How can I bulk upload images and automatically create posts for each one at the same time?

I know how to upload multiple images into an existing post, but this is a different scenario. This is for a large catalog of assets, with each custom post-type post representing an image asset (thus a single image is assigned as the “featured image” for each post).

The whole system works great for one-at-a-time asset creation, but far too time-consuming. I need to be able to “batch” upload multiple images at once, then have a new post created for each image, then attach the image to the new post as the “featured image”.

There will be no text content entered for each post – just some metadata and custom taxonomy assignments, so it should be possible to batch-assign the metadata and taxonomy during this batch creation process.

I’ve researched solutions from XML-RPC post creation (which doesn’t usually handle image upload/assignment) to plugins that pull files from a server directory to the media library (which doesn’t cover post creation), and jquery multiple file uploaders (that basically just dump files in a directory).

I am relatively versed in php, having built plugins and themes, but I’m stumped at how to handle this process, as it requires the first step of getting the files to the server in some temporary capacity, then generating posts based on the files uploaded, and assigning some identifying metadata to the whole batch.

I’m hoping this can be done in a custom admin panel, but if I have to do this outside of wp-admin, that’s fine too…


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There is this plugin: Automatic Featured Image Posts Plugin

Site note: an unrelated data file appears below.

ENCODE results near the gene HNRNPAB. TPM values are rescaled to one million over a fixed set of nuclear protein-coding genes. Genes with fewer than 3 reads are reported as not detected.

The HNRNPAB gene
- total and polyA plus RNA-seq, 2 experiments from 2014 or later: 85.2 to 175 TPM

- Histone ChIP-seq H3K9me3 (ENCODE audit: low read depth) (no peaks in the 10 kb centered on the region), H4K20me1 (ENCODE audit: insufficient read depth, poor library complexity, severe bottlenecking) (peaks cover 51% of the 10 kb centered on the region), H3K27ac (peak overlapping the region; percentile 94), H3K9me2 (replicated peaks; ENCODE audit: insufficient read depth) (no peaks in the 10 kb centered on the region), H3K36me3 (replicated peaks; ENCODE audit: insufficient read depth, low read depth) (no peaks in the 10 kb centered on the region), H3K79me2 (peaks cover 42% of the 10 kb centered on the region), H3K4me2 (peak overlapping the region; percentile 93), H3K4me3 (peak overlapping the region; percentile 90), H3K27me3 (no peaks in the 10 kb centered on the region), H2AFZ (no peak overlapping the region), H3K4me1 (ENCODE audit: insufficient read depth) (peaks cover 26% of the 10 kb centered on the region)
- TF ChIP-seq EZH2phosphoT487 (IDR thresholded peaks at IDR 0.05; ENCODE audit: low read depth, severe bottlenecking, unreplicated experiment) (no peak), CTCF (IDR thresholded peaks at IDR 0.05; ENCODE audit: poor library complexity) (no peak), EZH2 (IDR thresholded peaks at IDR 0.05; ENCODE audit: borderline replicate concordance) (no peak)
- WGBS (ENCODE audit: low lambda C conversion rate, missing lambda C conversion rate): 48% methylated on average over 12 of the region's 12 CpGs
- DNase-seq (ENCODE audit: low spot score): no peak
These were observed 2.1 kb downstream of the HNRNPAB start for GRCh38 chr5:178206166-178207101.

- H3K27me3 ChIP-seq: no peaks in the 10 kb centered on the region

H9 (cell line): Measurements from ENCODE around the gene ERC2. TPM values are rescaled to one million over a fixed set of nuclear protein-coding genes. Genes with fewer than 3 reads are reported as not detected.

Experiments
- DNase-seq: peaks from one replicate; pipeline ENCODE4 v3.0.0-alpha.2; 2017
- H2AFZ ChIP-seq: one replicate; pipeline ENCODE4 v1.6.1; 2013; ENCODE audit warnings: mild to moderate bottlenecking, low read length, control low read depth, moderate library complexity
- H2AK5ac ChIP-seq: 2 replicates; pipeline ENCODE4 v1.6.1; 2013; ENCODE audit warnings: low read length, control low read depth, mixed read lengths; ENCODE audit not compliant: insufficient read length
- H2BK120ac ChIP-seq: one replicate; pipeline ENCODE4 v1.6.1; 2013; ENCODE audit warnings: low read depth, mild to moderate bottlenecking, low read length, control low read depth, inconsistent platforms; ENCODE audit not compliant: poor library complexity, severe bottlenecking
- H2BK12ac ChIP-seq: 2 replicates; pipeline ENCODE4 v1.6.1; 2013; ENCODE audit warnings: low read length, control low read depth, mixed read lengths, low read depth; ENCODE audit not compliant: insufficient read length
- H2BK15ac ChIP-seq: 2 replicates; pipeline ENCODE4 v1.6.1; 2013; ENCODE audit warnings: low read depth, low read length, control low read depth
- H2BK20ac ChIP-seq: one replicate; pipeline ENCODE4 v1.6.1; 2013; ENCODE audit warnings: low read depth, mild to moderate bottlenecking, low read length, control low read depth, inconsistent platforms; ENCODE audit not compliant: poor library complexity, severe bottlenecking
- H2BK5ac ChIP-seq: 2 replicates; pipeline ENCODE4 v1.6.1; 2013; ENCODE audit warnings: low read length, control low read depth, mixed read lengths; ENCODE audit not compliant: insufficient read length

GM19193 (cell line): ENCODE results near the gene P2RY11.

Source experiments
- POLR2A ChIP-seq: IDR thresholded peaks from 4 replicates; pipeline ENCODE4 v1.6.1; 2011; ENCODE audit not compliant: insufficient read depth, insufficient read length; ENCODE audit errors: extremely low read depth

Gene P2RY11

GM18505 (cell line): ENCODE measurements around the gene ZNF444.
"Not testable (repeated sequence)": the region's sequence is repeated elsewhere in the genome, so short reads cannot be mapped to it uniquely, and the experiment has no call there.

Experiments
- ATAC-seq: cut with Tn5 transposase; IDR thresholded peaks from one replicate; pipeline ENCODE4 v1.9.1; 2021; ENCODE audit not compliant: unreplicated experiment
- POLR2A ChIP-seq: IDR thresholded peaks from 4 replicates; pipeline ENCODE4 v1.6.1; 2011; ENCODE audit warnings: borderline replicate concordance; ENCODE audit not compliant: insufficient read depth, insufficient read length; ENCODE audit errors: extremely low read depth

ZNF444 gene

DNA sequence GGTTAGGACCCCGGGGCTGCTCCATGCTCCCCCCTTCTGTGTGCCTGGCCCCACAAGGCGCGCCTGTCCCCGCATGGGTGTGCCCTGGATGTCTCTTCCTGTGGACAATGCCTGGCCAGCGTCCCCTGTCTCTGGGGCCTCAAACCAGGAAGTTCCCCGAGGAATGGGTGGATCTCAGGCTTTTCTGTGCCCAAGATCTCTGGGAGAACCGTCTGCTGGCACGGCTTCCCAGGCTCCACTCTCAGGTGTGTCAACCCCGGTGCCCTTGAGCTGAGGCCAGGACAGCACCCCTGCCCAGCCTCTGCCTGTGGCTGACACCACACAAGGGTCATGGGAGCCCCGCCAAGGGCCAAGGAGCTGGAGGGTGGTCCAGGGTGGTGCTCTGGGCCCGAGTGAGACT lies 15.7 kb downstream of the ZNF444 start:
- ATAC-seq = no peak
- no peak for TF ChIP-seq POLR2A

From the plugin page:

Automatic Featured Image Posts creates a new post with a Featured Image every time an image is uploaded. Through the plugin settings page, you can set the image to publish and assign itself to one of your other existing custom post types and/or post formats.

Basically, every image that is uploaded generates a post (of your chosen post-type) and is set as the featured image of that post.

I installed this on my local machine. The settings page looks like this and allows you to select which post type, including custom post types, you want to assign photo uploads to, and what publish status you want.

Screenshot of plugin

To put the plugin into practice – navigate to your chosen post type, open a new post and upload media.

To bulk upload photos, simply highlight multiple photos in the “upload” dialogue box. I’m highlighting 8 photos here, but I see no reason why it couldn’t be 80 or 800, unless there are limits I don’t know about in the wordpress image uploader.

enter image description here

The titles of the posts are set by the image file names. You should be able to work with that and call them in your theme with the_title()

I tested locally and it’s working in WordPress 3.6.

I’m sure there is a more robust or flexible way to accomplish this, but in this case, the plugin seems to do exactly what you’re asking, with the exception of assigning meta-data. Maybe someone else could flesh that part out a little bit.